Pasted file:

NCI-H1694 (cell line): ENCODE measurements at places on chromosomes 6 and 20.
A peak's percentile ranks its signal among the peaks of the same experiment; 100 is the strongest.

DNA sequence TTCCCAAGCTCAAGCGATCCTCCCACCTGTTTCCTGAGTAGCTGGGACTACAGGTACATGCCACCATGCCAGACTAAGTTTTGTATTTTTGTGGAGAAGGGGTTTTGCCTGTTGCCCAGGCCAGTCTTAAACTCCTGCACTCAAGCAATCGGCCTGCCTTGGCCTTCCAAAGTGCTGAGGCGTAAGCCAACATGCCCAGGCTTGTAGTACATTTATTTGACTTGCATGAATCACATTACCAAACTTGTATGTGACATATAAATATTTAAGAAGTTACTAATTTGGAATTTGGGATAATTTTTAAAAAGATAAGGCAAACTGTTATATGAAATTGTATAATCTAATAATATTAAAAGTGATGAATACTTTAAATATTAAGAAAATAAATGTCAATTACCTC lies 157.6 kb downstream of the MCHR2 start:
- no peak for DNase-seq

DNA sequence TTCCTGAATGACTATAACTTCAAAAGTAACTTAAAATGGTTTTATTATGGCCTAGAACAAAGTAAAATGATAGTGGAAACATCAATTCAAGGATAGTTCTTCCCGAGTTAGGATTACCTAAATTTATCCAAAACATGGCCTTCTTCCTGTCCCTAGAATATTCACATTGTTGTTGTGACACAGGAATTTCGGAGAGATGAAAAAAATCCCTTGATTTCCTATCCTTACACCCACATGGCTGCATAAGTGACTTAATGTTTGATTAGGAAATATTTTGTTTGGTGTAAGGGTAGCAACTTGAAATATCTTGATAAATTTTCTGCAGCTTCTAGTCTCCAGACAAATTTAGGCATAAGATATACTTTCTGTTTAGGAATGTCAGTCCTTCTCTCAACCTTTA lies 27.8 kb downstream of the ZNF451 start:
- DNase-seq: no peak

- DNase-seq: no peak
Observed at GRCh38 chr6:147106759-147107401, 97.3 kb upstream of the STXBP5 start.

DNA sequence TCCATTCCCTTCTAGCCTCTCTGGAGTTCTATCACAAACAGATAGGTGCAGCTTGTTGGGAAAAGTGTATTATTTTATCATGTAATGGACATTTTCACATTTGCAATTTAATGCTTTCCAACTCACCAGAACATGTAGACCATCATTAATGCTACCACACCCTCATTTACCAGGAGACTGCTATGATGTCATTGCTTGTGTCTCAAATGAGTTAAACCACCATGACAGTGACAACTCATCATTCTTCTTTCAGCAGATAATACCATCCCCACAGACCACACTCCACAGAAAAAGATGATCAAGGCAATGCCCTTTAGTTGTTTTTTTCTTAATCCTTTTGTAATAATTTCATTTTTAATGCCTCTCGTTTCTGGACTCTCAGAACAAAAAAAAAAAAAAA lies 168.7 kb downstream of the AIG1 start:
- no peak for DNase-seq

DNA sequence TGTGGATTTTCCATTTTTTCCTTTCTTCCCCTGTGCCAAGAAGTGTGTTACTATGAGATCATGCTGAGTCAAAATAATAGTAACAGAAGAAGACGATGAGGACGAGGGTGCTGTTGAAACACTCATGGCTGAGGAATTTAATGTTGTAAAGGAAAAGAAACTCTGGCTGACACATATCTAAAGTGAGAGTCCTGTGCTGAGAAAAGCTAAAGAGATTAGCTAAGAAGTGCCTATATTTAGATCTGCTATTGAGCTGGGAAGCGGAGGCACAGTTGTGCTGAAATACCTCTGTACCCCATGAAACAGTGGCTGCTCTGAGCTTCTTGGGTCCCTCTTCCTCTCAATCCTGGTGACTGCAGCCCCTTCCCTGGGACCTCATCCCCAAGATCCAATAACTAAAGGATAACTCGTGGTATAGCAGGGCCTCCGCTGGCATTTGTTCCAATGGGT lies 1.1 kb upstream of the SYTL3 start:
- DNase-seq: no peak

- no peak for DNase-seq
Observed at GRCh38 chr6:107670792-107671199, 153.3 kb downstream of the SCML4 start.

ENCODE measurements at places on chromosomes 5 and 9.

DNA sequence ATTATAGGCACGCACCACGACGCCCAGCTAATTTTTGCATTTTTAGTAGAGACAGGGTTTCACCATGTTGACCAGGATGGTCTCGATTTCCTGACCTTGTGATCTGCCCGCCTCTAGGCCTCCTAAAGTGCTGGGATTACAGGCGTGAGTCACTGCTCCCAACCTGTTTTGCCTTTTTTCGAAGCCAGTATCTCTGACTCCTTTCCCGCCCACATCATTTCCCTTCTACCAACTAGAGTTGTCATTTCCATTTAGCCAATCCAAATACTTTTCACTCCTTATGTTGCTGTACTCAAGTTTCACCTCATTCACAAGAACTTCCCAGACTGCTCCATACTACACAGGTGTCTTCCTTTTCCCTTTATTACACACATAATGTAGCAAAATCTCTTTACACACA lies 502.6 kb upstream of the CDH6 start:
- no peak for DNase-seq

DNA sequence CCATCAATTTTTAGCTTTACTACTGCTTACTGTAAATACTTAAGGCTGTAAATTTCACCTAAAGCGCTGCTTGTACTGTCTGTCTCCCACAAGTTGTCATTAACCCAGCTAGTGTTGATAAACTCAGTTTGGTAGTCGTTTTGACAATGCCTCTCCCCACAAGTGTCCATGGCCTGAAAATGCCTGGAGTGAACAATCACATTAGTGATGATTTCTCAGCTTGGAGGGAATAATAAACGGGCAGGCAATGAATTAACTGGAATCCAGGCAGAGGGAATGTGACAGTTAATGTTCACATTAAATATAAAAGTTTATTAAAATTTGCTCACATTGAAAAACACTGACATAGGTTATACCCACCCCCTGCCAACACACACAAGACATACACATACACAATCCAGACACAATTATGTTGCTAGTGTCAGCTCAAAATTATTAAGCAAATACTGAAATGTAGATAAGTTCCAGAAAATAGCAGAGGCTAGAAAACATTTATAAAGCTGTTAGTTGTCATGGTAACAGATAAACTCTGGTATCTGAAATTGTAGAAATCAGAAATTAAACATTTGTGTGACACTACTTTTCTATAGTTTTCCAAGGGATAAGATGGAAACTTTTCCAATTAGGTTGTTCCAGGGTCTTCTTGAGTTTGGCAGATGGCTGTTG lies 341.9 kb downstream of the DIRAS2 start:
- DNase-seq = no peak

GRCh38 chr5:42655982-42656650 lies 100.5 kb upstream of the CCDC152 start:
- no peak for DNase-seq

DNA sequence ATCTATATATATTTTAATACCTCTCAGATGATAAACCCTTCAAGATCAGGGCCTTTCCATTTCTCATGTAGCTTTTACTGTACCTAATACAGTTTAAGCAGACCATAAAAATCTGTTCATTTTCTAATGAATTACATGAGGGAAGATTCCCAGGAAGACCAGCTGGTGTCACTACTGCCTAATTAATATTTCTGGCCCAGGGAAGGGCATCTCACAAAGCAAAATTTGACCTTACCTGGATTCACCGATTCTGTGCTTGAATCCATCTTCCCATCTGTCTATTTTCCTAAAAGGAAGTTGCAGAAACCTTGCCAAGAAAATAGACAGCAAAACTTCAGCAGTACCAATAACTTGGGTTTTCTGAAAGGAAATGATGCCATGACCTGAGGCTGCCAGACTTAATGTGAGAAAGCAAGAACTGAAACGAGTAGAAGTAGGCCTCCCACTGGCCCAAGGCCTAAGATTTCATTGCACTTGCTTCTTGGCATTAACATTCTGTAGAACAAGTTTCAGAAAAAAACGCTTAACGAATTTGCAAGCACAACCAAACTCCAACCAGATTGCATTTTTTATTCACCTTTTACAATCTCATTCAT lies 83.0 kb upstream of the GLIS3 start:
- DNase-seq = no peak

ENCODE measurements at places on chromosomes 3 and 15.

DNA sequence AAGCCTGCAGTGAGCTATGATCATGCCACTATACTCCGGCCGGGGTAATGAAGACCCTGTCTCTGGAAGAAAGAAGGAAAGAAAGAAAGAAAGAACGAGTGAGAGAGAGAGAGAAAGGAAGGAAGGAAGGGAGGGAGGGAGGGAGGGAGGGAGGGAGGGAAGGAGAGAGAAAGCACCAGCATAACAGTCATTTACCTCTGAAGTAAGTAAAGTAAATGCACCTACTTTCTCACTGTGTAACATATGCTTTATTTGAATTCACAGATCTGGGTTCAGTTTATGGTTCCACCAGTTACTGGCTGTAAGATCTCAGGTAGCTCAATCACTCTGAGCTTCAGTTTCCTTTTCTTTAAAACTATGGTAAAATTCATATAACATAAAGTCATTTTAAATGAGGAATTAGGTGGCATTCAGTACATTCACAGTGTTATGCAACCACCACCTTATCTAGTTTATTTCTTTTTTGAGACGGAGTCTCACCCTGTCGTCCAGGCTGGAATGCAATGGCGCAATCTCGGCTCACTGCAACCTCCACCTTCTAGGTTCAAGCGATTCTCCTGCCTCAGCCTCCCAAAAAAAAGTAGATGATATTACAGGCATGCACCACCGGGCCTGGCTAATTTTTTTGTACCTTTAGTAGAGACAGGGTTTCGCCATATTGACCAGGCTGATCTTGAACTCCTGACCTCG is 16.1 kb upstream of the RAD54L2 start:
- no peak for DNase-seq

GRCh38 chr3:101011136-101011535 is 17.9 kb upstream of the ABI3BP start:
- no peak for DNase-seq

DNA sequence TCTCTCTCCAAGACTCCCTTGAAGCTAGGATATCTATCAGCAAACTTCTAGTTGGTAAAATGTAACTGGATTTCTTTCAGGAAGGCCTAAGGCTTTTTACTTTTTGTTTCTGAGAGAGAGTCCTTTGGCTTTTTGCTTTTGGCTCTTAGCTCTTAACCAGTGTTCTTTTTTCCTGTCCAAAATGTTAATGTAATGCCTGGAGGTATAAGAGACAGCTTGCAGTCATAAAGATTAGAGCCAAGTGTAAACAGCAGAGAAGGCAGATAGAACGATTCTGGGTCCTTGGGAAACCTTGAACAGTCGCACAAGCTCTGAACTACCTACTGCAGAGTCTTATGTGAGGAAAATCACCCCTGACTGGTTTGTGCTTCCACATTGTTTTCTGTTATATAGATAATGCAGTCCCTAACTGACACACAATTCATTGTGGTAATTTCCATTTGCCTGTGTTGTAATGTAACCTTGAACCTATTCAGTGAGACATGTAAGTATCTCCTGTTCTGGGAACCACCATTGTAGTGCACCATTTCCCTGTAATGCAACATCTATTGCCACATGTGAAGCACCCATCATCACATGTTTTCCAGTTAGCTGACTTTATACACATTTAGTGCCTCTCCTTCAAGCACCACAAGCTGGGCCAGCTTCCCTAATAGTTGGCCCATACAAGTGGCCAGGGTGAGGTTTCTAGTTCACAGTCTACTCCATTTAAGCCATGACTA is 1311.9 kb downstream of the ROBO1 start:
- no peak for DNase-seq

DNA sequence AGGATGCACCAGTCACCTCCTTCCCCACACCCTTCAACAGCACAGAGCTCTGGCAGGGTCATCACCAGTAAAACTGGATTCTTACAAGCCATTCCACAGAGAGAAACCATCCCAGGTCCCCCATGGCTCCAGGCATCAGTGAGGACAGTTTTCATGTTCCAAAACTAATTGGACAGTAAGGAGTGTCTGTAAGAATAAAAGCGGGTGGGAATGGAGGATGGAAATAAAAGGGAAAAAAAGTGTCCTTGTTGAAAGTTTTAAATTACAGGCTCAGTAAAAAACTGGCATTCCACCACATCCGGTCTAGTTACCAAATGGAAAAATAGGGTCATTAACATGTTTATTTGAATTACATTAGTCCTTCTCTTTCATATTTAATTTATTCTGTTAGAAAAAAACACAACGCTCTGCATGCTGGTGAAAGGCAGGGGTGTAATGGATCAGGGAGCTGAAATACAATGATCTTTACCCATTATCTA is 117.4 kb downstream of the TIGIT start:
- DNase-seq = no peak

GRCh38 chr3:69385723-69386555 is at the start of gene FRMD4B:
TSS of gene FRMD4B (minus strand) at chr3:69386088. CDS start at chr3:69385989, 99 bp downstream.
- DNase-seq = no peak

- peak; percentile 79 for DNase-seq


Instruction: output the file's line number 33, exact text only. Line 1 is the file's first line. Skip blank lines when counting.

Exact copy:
GRCh38 chr3:69385723-69386555 is at the start of gene FRMD4B: